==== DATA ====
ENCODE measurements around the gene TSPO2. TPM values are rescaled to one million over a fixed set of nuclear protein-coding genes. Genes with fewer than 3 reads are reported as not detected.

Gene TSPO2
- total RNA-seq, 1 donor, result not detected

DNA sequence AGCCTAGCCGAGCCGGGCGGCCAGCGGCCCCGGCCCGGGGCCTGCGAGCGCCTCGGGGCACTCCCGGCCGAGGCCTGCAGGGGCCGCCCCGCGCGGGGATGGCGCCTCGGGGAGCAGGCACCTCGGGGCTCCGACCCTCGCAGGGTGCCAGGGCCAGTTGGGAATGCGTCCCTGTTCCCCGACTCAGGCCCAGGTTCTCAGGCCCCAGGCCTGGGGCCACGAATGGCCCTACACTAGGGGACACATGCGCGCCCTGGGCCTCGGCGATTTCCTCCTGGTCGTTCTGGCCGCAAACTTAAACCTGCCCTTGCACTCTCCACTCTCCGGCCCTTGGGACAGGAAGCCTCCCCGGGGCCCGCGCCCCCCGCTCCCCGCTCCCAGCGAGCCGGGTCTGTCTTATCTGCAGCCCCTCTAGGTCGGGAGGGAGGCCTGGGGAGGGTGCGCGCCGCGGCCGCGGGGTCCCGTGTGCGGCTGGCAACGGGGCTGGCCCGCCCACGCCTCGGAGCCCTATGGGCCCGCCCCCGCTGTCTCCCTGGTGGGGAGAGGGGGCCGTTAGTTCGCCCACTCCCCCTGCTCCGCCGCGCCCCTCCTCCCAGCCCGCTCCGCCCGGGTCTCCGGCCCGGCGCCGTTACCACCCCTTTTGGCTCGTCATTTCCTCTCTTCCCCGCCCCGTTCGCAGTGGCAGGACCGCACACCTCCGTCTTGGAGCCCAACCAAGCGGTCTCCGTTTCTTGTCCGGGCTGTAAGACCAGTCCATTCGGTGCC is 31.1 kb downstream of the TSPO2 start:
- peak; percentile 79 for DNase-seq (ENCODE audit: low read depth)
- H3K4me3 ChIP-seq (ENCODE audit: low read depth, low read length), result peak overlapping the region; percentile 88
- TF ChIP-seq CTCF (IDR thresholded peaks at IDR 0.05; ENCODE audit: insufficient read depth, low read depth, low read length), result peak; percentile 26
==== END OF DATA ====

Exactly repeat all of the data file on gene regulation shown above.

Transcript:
ENCODE measurements around the gene TSPO2. TPM values are rescaled to one million over a fixed set of nuclear protein-coding genes. Genes with fewer than 3 reads are reported as not detected.

Gene TSPO2
- total RNA-seq, 1 donor, result not detected

DNA sequence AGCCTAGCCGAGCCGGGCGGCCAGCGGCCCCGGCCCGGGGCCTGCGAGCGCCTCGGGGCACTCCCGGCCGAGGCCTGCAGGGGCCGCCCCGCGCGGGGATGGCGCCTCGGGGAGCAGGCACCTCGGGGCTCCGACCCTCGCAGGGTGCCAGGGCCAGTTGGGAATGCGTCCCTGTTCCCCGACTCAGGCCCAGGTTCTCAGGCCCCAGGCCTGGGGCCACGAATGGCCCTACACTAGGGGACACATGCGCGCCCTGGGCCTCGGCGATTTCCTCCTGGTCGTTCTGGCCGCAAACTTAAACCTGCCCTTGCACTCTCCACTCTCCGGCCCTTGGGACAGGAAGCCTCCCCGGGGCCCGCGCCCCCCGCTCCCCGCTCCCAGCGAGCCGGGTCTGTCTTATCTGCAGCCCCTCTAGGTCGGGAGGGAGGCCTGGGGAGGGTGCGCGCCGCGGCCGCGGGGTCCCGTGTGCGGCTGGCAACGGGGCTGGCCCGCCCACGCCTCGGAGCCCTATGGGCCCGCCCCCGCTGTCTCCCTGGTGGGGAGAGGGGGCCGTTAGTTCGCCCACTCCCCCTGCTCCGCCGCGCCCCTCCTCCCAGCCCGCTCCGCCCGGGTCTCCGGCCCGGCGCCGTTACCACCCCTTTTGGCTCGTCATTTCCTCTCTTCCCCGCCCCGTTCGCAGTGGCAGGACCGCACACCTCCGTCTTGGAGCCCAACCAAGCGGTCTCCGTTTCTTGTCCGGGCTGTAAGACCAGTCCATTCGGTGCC is 31.1 kb downstream of the TSPO2 start:
- peak; percentile 79 for DNase-seq (ENCODE audit: low read depth)
- H3K4me3 ChIP-seq (ENCODE audit: low read depth, low read length), result peak overlapping the region; percentile 88
- TF ChIP-seq CTCF (IDR thresholded peaks at IDR 0.05; ENCODE audit: insufficient read depth, low read depth, low read length), result peak; percentile 26